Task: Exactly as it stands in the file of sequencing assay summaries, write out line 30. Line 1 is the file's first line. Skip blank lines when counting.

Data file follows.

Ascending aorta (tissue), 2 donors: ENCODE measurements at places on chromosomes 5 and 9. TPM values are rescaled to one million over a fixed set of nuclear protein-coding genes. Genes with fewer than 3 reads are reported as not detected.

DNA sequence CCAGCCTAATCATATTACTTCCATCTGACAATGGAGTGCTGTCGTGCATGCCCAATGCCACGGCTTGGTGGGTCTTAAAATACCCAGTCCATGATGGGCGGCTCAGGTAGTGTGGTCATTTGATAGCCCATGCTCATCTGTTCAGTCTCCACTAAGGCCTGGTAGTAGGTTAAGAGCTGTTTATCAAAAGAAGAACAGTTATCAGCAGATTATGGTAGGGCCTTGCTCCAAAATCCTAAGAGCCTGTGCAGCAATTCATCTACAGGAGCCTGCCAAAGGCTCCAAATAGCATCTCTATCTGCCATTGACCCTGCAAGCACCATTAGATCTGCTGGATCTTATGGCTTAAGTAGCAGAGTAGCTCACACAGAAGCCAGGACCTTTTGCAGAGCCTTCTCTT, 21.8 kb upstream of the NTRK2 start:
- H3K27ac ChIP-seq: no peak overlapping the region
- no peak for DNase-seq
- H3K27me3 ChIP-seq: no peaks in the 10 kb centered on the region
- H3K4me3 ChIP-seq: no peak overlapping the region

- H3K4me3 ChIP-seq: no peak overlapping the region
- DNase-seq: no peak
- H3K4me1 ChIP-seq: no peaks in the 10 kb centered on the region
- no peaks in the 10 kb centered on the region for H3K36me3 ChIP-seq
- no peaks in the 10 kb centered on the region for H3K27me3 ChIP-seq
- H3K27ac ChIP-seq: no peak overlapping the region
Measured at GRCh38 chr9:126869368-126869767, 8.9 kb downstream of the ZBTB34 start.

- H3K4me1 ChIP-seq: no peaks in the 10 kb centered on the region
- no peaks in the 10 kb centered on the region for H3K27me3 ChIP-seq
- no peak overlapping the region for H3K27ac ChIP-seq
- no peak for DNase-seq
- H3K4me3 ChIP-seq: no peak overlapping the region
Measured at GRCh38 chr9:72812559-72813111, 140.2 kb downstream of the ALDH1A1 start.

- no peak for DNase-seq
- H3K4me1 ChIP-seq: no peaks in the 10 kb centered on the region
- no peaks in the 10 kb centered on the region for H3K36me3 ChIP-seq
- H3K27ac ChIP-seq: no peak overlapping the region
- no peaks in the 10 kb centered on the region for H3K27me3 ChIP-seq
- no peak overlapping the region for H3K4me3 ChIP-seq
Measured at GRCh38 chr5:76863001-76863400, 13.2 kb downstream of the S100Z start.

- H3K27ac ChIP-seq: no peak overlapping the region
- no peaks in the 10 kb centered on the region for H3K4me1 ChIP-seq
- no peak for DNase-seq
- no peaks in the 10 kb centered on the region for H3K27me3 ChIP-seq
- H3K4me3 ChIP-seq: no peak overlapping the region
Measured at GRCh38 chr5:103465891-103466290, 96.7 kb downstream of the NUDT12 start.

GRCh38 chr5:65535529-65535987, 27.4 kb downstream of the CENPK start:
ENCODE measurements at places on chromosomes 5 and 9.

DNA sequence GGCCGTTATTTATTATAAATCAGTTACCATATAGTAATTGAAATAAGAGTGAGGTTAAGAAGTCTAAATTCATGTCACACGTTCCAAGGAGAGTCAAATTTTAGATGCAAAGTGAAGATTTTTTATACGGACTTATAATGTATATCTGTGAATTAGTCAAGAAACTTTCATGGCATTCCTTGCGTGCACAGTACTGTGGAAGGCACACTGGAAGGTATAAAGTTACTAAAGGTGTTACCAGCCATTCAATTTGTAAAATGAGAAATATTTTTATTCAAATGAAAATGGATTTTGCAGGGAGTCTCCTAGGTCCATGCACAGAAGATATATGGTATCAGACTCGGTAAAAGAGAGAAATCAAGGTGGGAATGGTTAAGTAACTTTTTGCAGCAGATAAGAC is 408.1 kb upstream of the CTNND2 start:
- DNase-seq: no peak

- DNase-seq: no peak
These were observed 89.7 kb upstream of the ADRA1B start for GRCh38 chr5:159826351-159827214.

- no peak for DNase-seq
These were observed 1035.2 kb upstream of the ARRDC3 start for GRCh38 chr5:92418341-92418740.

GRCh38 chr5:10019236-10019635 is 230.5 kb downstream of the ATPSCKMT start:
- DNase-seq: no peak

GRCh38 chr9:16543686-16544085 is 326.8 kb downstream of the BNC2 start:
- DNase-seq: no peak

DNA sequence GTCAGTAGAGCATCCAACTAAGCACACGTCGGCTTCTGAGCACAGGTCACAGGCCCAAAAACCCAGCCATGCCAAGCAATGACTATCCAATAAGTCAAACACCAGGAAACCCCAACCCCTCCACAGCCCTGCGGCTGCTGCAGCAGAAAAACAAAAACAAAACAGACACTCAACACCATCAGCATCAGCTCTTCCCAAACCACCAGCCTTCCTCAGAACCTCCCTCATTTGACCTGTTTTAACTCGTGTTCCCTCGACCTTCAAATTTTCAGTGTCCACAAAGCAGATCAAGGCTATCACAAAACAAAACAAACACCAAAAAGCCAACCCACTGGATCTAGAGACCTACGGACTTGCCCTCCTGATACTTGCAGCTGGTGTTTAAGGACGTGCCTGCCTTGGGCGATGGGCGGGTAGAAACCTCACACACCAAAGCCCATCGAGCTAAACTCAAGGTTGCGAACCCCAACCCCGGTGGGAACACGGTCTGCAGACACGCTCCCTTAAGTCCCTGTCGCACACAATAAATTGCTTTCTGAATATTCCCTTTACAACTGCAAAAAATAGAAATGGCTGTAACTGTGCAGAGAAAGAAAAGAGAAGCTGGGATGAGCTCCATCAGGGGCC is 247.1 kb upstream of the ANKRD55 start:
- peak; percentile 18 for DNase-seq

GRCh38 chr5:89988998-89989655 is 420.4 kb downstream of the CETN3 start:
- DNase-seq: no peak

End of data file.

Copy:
- no peaks in the 10 kb centered on the region for H3K27me3 ChIP-seq